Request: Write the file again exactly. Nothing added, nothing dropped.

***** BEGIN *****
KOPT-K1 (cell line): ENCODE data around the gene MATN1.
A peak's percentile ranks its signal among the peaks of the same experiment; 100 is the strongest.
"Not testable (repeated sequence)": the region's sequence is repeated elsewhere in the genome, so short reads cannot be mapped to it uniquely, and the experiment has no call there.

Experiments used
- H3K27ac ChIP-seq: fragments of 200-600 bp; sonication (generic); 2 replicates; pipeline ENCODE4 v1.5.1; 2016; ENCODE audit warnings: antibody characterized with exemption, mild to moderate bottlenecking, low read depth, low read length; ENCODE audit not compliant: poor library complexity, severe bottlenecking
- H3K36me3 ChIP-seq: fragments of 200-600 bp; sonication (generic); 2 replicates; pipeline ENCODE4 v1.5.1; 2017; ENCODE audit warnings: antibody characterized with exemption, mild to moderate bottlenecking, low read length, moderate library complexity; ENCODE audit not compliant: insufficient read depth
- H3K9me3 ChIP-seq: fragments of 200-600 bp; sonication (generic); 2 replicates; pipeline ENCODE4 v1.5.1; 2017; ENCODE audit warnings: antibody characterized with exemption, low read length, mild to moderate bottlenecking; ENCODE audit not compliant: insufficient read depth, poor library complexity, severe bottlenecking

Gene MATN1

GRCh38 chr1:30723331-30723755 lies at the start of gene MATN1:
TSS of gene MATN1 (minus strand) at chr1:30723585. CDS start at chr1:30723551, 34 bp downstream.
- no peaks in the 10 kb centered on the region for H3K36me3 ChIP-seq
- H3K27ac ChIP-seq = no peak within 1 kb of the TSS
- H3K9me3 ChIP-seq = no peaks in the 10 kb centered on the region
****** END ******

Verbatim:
KOPT-K1 (cell line): ENCODE data around the gene MATN1.
A peak's percentile ranks its signal among the peaks of the same experiment; 100 is the strongest.
"Not testable (repeated sequence)": the region's sequence is repeated elsewhere in the genome, so short reads cannot be mapped to it uniquely, and the experiment has no call there.

Experiments used
- H3K27ac ChIP-seq: fragments of 200-600 bp; sonication (generic); 2 replicates; pipeline ENCODE4 v1.5.1; 2016; ENCODE audit warnings: antibody characterized with exemption, mild to moderate bottlenecking, low read depth, low read length; ENCODE audit not compliant: poor library complexity, severe bottlenecking
- H3K36me3 ChIP-seq: fragments of 200-600 bp; sonication (generic); 2 replicates; pipeline ENCODE4 v1.5.1; 2017; ENCODE audit warnings: antibody characterized with exemption, mild to moderate bottlenecking, low read length, moderate library complexity; ENCODE audit not compliant: insufficient read depth
- H3K9me3 ChIP-seq: fragments of 200-600 bp; sonication (generic); 2 replicates; pipeline ENCODE4 v1.5.1; 2017; ENCODE audit warnings: antibody characterized with exemption, low read length, mild to moderate bottlenecking; ENCODE audit not compliant: insufficient read depth, poor library complexity, severe bottlenecking

Gene MATN1

GRCh38 chr1:30723331-30723755 lies at the start of gene MATN1:
TSS of gene MATN1 (minus strand) at chr1:30723585. CDS start at chr1:30723551, 34 bp downstream.
- no peaks in the 10 kb centered on the region for H3K36me3 ChIP-seq
- H3K27ac ChIP-seq = no peak within 1 kb of the TSS
- H3K9me3 ChIP-seq = no peaks in the 10 kb centered on the region